Here are a few things that you might find helpful as you make this transition.

I've also got some tips for the upgrade to help you along the way:

Post-Activation Checks

At activation time, you need to call with your SID (MAKE SURE TO WRITE THEM DOWN BEFORE YOU MOUNT THE UNIT!), and they will then turn on either a test or your paid-for signal for you.  They inform you that you should within 4 hours, pull your plane to a place with a full view of the sky and fire up the receiver to download the updates.  You need to run the receiver for 45 minutes, reboot, and then 10 or 15 minutes later you should, in theory have data flowing.  Although you don't HAVE to power it on within 4 hours (24 hours is supposedly fine), your activation code is apparently propogated more often in those initial 4 hours.  Your best bet is to make sure you can get out during business hours, and fire up your receiver, then call them and have them activate you on the spot.

My experience wasn't quite so perfect, but through the help of their phone support at 800-USA-2FLY (Thanks a million to Jennifer and Victoria!) I got it going.  My first attempt at activation I waited 45 minutes, rebooted, waited 30 minutes, and got nothing.  I did get the WSI In-Flight software running and although I could see that I had a BER of Zero, I wasn't receiving any data products.  Seeing the BER of zero though, I knew I had a good satellite signal, so I was still very hopeful. It was getting late, and after-hours at WSI, so I decided to try again the next day.  Today was that day.  This time it was a great success!  Victoria sent the activation and I let it run 30 minutes.  I then powered it off (left the Chelton's running) and powered it back on, and about 10 minutes later I started seeing data show up.  See below for screenshots from WSI In-Flight 3.1.  You can see the product ID's being delivered, and then on the status page you can see your BER both Average and Max, and you can see the frames coming in on a graph.  There's also a table available that gives you a timed chart with which data products were received over which time period.  Very nice for diagnostics.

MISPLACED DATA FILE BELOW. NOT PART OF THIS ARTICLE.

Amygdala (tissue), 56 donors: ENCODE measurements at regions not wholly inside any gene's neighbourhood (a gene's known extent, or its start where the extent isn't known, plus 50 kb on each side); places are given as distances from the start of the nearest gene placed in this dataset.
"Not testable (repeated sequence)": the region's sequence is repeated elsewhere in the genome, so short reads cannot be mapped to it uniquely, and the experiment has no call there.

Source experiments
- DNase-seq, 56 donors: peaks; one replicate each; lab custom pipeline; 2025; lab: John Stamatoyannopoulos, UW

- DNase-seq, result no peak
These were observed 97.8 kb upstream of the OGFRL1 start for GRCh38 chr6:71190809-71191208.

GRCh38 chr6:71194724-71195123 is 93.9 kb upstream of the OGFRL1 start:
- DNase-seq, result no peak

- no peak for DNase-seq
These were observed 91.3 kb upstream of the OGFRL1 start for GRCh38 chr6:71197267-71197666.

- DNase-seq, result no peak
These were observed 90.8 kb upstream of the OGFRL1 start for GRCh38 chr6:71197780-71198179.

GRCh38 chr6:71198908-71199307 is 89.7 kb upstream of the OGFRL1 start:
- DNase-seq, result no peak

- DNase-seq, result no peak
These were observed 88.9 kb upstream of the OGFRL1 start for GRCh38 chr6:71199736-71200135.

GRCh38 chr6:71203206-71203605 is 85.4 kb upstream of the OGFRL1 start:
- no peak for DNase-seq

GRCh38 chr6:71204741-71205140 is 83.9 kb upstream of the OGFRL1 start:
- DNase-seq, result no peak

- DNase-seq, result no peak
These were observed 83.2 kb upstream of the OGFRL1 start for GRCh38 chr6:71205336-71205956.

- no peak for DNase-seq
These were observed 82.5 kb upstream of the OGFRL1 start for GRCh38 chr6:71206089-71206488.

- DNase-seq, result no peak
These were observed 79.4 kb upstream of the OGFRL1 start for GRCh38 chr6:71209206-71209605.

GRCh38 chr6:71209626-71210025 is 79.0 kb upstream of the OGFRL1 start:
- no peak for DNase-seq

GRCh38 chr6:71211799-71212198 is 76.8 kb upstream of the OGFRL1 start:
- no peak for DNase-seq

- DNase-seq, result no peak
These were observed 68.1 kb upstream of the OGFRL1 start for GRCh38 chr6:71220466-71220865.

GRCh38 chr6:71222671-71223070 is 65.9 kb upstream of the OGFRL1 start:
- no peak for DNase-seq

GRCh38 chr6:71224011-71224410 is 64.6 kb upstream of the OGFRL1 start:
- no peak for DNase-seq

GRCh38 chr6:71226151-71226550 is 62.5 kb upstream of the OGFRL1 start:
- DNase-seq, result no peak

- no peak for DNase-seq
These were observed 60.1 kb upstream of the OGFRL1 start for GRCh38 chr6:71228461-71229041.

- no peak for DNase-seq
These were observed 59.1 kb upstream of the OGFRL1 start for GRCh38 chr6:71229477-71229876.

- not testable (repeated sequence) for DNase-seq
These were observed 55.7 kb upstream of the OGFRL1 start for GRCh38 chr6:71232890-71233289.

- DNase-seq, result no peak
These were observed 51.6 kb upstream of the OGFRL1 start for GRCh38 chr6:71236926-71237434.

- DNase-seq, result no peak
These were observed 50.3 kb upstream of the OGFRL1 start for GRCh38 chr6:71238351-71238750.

You can also click on some major airports and view TAF's and METARS, which I was able to use by verifying that I could see MSP's METAR on the Laptop and also see the METAR on the Chelton screen.  I did not post any Chelton screenshots here, because it doesn't look any different than it did before.  I just hope to find that with 2 satellites available instead of 1, and a dedicated, WSI/Sirius ONLY antenna, I have a much more reliable system.  With only 1 satellite before, and that questionable antenna, I found that my direction of flight, or region of the country had a great effect on how good the weather kept up to date.

PIDs.jpg Status01.jpg Status02.jpg Status03.jpg
Status04.jpg WX_Data_01.jpg WX_Data_02.jpg WX_Map_01.jpg

Does it work?!?!?
Yeee Haw!!  Today (9/15/07) I took my first x/c flight of 200nm with the new AV-300 system and I have to say my reception and quality of weather blew away what I had with my AV-100 system.  I never went more than 6 mintues between NexRad (WSI calls it NowRad) updates, and it worked the entire flight from start to finish!  My old antenna and receiver worked well on many flights, but if I were going on a 200nm flight, chances are I'd at least get up to 10-15 minutes between updates by the end of the flight.  The service quality was spotty at times, and I could usually count on at least some issue on most every flight.  I can see already this is much more solid.  You're all gonna be very happy.